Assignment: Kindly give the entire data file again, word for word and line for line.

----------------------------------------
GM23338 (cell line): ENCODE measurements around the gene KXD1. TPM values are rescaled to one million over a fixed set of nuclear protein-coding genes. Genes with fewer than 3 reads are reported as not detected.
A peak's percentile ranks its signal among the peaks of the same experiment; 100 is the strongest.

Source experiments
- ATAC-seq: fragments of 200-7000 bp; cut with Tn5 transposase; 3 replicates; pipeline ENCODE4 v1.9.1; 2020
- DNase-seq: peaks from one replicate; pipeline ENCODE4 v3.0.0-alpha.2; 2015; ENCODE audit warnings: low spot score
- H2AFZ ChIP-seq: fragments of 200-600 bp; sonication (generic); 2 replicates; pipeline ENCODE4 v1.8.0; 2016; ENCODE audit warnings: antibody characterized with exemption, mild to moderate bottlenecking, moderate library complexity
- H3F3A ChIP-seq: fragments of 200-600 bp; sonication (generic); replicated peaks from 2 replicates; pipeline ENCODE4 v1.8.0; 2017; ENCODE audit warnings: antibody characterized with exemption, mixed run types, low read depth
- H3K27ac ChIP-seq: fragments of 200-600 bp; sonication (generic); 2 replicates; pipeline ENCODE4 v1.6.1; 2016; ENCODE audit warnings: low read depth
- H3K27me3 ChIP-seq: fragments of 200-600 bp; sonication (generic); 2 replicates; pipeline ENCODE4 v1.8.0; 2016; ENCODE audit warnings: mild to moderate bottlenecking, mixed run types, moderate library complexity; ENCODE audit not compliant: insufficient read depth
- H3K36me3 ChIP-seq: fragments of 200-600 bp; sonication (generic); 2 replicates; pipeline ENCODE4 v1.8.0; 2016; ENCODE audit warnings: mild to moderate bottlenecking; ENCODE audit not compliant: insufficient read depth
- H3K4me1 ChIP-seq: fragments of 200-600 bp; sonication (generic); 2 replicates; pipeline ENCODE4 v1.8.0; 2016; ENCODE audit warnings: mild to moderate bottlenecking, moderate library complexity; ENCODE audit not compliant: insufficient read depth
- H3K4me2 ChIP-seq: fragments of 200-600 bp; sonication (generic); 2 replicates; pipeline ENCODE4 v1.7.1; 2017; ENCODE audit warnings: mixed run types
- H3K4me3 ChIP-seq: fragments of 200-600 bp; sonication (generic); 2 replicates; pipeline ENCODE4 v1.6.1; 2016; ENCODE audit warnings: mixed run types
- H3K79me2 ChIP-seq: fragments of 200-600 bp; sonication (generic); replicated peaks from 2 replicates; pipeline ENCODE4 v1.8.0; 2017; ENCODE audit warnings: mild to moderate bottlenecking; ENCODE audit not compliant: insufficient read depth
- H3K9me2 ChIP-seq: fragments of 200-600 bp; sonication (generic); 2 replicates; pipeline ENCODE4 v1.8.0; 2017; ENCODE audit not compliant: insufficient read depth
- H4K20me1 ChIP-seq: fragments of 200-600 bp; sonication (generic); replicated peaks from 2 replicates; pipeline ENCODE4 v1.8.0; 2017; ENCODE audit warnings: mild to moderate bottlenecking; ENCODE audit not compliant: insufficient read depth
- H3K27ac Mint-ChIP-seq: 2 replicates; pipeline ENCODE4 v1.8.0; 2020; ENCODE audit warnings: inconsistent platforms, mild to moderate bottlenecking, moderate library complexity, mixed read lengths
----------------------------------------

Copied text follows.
GM23338 (cell line): ENCODE measurements around the gene KXD1. TPM values are rescaled to one million over a fixed set of nuclear protein-coding genes. Genes with fewer than 3 reads are reported as not detected.
A peak's percentile ranks its signal among the peaks of the same experiment; 100 is the strongest.

Source experiments
- ATAC-seq: fragments of 200-7000 bp; cut with Tn5 transposase; 3 replicates; pipeline ENCODE4 v1.9.1; 2020
- DNase-seq: peaks from one replicate; pipeline ENCODE4 v3.0.0-alpha.2; 2015; ENCODE audit warnings: low spot score
- H2AFZ ChIP-seq: fragments of 200-600 bp; sonication (generic); 2 replicates; pipeline ENCODE4 v1.8.0; 2016; ENCODE audit warnings: antibody characterized with exemption, mild to moderate bottlenecking, moderate library complexity
- H3F3A ChIP-seq: fragments of 200-600 bp; sonication (generic); replicated peaks from 2 replicates; pipeline ENCODE4 v1.8.0; 2017; ENCODE audit warnings: antibody characterized with exemption, mixed run types, low read depth
- H3K27ac ChIP-seq: fragments of 200-600 bp; sonication (generic); 2 replicates; pipeline ENCODE4 v1.6.1; 2016; ENCODE audit warnings: low read depth
- H3K27me3 ChIP-seq: fragments of 200-600 bp; sonication (generic); 2 replicates; pipeline ENCODE4 v1.8.0; 2016; ENCODE audit warnings: mild to moderate bottlenecking, mixed run types, moderate library complexity; ENCODE audit not compliant: insufficient read depth
- H3K36me3 ChIP-seq: fragments of 200-600 bp; sonication (generic); 2 replicates; pipeline ENCODE4 v1.8.0; 2016; ENCODE audit warnings: mild to moderate bottlenecking; ENCODE audit not compliant: insufficient read depth
- H3K4me1 ChIP-seq: fragments of 200-600 bp; sonication (generic); 2 replicates; pipeline ENCODE4 v1.8.0; 2016; ENCODE audit warnings: mild to moderate bottlenecking, moderate library complexity; ENCODE audit not compliant: insufficient read depth
- H3K4me2 ChIP-seq: fragments of 200-600 bp; sonication (generic); 2 replicates; pipeline ENCODE4 v1.7.1; 2017; ENCODE audit warnings: mixed run types
- H3K4me3 ChIP-seq: fragments of 200-600 bp; sonication (generic); 2 replicates; pipeline ENCODE4 v1.6.1; 2016; ENCODE audit warnings: mixed run types
- H3K79me2 ChIP-seq: fragments of 200-600 bp; sonication (generic); replicated peaks from 2 replicates; pipeline ENCODE4 v1.8.0; 2017; ENCODE audit warnings: mild to moderate bottlenecking; ENCODE audit not compliant: insufficient read depth
- H3K9me2 ChIP-seq: fragments of 200-600 bp; sonication (generic); 2 replicates; pipeline ENCODE4 v1.8.0; 2017; ENCODE audit not compliant: insufficient read depth
- H4K20me1 ChIP-seq: fragments of 200-600 bp; sonication (generic); replicated peaks from 2 replicates; pipeline ENCODE4 v1.8.0; 2017; ENCODE audit warnings: mild to moderate bottlenecking; ENCODE audit not compliant: insufficient read depth
- H3K27ac Mint-ChIP-seq: 2 replicates; pipeline ENCODE4 v1.8.0; 2020; ENCODE audit warnings: inconsistent platforms, mild to moderate bottlenecking, moderate library complexity, mixed read lengths